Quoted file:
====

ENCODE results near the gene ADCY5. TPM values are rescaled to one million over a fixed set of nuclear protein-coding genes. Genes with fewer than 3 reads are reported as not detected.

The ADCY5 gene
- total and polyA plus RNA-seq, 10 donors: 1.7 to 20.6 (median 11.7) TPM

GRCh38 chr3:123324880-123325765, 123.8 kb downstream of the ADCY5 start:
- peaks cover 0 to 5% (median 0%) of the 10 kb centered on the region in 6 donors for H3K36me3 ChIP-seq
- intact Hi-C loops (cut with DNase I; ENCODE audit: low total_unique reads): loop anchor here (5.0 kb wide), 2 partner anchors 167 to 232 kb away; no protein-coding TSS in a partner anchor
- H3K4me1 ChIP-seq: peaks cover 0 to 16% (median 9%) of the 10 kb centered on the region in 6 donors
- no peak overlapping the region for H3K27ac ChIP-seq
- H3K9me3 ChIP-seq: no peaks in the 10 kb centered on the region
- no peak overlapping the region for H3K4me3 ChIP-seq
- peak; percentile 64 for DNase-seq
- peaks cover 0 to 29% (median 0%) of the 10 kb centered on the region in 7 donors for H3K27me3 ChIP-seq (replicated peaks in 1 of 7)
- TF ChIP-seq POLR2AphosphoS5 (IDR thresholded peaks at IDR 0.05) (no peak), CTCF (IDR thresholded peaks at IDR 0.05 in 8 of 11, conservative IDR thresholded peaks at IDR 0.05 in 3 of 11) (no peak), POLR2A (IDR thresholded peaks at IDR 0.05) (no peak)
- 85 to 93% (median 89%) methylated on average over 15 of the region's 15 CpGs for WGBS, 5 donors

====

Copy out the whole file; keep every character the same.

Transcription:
ENCODE results near the gene ADCY5. TPM values are rescaled to one million over a fixed set of nuclear protein-coding genes. Genes with fewer than 3 reads are reported as not detected.

The ADCY5 gene
- total and polyA plus RNA-seq, 10 donors: 1.7 to 20.6 (median 11.7) TPM

GRCh38 chr3:123324880-123325765, 123.8 kb downstream of the ADCY5 start:
- peaks cover 0 to 5% (median 0%) of the 10 kb centered on the region in 6 donors for H3K36me3 ChIP-seq
- intact Hi-C loops (cut with DNase I; ENCODE audit: low total_unique reads): loop anchor here (5.0 kb wide), 2 partner anchors 167 to 232 kb away; no protein-coding TSS in a partner anchor
- H3K4me1 ChIP-seq: peaks cover 0 to 16% (median 9%) of the 10 kb centered on the region in 6 donors
- no peak overlapping the region for H3K27ac ChIP-seq
- H3K9me3 ChIP-seq: no peaks in the 10 kb centered on the region
- no peak overlapping the region for H3K4me3 ChIP-seq
- peak; percentile 64 for DNase-seq
- peaks cover 0 to 29% (median 0%) of the 10 kb centered on the region in 7 donors for H3K27me3 ChIP-seq (replicated peaks in 1 of 7)
- TF ChIP-seq POLR2AphosphoS5 (IDR thresholded peaks at IDR 0.05) (no peak), CTCF (IDR thresholded peaks at IDR 0.05 in 8 of 11, conservative IDR thresholded peaks at IDR 0.05 in 3 of 11) (no peak), POLR2A (IDR thresholded peaks at IDR 0.05) (no peak)
- 85 to 93% (median 89%) methylated on average over 15 of the region's 15 CpGs for WGBS, 5 donors